• If participants with the harsher verb, smashed, answered yes to seeing broken glass,
  • and participants with the less dramatic verb, hit, answered no to seeing broken glass,
  • then this would demonstrate that our memories can be distorted by information provided after an event, and the results of experiment one were due to distortion and not response-bias.
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Strengths Of The Experiment: Control

Researchers had a high degree of control over confounding variables

  • The study was lab based.
  • Researchers could ensure that they could control a wide range of variables better so than if they were based outside a laboratory.
  • This makes results more reliable.
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Weaknesses Of The Experiment: Ecological Validity

The experiment lacks ecological validity.

  • Watching a video in a laboratory is different to experiencing a car crash in real life.
  • Less emotional involvement in watching a video.
  • Participants were cued to watch the video.
  • A real life crash would be unexpected.
  • This may affect the performance of participants, changing the results.
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Changes: More Ecologically Valid

The setting up of a car crash on a test track:

  • The experiment would be in a more 'real life' surrounding and the way a participant views a car crash would be different than watching a video.
  • If a group of people watch a video they'll all witness the same thing, but if they all witness a car crash in real life they'll all see it from different perspectives. 
  • This could change the way they answer the questionnaire and the results of the experiment may change.
  • It is almost impossible to make the experiment 100% ecologically valid as this would break ethical guidelines.
  • By transferring the car crash to a test track would also be expensive and difficult to maintain control of confounding variables.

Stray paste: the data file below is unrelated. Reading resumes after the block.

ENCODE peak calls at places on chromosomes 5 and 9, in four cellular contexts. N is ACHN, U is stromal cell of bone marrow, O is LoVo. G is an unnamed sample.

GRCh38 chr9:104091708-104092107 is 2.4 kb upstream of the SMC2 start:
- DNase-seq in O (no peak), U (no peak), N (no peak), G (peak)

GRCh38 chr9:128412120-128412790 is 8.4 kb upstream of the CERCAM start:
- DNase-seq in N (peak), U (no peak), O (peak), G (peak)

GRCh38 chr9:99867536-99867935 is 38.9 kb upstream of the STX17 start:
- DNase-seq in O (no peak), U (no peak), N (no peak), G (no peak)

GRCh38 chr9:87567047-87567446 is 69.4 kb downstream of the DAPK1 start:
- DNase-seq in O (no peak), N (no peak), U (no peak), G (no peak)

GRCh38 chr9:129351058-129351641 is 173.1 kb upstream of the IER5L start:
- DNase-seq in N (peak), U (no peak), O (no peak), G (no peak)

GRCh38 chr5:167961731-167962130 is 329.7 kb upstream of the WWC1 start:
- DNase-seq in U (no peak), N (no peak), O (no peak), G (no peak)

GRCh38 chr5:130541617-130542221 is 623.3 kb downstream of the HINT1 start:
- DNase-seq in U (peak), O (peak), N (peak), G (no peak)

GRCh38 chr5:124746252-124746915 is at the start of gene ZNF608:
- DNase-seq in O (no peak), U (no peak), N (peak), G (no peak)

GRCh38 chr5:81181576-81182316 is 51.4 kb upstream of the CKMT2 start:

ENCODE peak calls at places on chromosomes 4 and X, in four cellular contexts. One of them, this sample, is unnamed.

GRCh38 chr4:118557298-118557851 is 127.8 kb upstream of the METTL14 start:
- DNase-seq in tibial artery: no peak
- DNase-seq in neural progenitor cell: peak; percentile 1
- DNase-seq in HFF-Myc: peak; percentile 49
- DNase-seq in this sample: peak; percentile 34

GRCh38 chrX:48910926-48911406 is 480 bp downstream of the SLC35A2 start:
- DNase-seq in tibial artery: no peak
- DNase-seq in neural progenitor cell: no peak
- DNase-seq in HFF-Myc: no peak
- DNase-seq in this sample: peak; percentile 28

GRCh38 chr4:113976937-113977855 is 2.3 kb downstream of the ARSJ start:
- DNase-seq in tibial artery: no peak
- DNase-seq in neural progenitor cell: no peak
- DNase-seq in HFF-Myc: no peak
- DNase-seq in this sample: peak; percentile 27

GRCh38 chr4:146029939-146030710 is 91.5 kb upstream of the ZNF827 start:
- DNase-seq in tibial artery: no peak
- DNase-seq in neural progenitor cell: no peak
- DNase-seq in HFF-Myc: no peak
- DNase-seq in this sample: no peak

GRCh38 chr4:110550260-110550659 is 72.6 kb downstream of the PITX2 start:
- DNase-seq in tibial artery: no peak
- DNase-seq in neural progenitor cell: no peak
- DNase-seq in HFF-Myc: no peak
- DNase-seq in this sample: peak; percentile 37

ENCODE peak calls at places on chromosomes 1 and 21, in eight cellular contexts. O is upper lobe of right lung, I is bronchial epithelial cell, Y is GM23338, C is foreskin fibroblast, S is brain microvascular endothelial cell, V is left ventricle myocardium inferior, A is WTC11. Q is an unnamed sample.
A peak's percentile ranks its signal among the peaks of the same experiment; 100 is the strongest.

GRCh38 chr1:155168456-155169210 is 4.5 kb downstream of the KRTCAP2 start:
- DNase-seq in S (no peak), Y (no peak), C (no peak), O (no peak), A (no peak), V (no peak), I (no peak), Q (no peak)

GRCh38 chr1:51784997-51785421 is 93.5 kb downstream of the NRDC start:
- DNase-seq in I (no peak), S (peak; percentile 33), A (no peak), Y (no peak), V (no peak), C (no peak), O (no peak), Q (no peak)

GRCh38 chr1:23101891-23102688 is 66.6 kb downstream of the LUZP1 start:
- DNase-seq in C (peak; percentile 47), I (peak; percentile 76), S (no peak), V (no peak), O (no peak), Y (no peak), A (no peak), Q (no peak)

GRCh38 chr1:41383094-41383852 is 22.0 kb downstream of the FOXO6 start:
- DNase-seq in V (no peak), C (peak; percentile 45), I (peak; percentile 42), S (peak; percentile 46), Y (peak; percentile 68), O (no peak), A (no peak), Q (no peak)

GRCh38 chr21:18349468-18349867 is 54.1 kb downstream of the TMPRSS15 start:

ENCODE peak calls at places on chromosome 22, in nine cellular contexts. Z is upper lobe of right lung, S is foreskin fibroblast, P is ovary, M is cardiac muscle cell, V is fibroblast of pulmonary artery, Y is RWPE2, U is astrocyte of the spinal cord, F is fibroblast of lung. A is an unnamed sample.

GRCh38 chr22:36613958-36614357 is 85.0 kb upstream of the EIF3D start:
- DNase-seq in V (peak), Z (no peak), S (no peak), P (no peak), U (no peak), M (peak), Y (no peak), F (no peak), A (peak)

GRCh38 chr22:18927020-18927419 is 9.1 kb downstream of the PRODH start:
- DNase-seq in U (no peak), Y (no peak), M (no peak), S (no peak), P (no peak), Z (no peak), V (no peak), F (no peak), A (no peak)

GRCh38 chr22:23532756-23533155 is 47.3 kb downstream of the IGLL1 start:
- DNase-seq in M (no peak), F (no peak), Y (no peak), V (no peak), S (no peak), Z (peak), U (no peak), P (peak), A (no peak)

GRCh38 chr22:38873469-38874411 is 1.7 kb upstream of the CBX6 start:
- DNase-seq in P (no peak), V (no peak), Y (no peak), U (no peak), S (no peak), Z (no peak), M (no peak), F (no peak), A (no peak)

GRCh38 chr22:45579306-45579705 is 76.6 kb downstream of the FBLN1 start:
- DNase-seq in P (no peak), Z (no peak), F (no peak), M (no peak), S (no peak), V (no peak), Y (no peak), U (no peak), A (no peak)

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Changes: More Representative Results

By increasing the sample size the results will be more representative of the population and easier to generalise.

By adding more people to the sample of different ethnic origins the sample would be less ethnocentric and the results would therefore be easier to generalise and more representative of the whole population.

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Experiment 2 Results: How Fast Were The Cars Going

These results supported those of the previous study, with participants overestimating the speed of the cars when asked how fast they "smashed" into each other.

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Experiment 2 Results: Did You See Any Broken Glass

Smashed:

Yes - 16

No - 34

  • This was the largest amount of people from a group to say yes, they had seen broken glass, which shows that a selection of participant's memories had been distorted by the leading question.
  • However, 34 participants said no, which was the correct answer, showing that distortion only affected a selection of participants.
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Experiment 2 Results: Did You See Any Broken Glass

Hit:

Yes - 7

No - 43

There is no distortion here as this was the less dramatic verb and the correct answer was no.

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Experiment 2 Results: Did You See Any Broken Glass

Control Group:

Yes - 6

No - 44

Only 6 out of 50 participants said yes, maybe they had forgotten and guessed, as it had been a week since they saw the video.

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Similarities Between Loftus and Palmer And Savage-

  • Both used a laboratory setting to test participants.
  • Both have useful practical applications. 

- L&P has helped develop the approach to police eyewitness testimony.

- S-R has helped us see how language is developed in small children.

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Similarities Between Loftus and Palmer And Baron-C

  • Both collected quantitative data (numbers).
  • Both were intended to be experiments.
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Differences Between Loftus and Palmer And Savage-R

  • Loftus and Palmer experimented with humans.
  • Savage-Rumbaugh experimented with chimps.
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Differences Between Loftus and Palmer And Baron-Co

  • Loftus and Palmer was based in a laboratory.

Independent Variable - The verbs (smashed, collided, bumped, hit, contacted)

  • Baron-Cohen was a Quasi experiment and took advantage of naturally occurring independent variables.

Independent Variable - 

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Variables

Experiment 1)

Independent Variable - The 5 verbs (smashed, collided, bumped, hit, contacted).

Dependent Variable - The speed estimated

Experiment 2)

Independent Variable - The verbs hit and smashed or none at all.

Dependent Variable - The answer to "Did you see any broken glass?"